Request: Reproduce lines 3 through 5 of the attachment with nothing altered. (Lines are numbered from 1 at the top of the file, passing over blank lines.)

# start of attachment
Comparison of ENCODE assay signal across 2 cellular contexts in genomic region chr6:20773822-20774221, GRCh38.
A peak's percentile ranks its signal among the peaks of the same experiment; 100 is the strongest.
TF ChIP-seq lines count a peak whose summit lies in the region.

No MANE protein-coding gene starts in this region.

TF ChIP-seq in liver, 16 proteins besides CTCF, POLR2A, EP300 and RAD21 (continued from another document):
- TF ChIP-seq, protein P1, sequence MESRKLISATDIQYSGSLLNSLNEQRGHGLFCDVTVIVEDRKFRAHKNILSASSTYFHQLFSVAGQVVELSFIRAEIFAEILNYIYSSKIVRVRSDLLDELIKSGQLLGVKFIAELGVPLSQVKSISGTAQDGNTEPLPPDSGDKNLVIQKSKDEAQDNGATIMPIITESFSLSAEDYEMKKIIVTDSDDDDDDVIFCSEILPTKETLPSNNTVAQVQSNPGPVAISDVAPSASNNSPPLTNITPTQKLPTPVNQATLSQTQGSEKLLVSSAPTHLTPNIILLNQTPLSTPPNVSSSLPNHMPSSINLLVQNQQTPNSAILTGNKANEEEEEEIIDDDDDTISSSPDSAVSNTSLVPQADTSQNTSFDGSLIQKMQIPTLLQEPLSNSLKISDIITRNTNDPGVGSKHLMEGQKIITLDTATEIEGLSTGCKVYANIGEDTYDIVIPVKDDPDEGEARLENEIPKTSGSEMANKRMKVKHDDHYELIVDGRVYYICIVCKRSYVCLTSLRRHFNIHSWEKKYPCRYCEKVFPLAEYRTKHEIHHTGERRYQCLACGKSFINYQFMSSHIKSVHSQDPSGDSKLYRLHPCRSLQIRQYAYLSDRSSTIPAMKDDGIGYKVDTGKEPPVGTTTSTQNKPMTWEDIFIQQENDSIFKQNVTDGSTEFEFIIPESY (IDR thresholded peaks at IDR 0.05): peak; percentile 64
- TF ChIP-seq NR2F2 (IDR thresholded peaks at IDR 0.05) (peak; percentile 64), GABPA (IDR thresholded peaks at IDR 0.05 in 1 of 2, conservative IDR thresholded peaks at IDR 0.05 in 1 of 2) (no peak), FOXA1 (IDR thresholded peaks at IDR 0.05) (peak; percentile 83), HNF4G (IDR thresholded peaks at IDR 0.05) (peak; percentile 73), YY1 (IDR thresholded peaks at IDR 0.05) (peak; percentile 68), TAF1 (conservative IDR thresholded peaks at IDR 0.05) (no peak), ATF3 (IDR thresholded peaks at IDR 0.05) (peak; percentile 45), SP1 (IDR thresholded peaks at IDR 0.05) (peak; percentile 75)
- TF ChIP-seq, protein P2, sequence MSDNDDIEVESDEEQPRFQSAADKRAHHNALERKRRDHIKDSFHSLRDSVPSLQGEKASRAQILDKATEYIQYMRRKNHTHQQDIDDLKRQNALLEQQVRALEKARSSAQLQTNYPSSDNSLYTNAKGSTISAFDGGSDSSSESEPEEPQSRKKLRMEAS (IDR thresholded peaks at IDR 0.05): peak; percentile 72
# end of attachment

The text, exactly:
TF ChIP-seq lines count a peak whose summit lies in the region.

No MANE protein-coding gene starts in this region.

TF ChIP-seq in liver, 16 proteins besides CTCF, POLR2A, EP300 and RAD21 (continued from another document):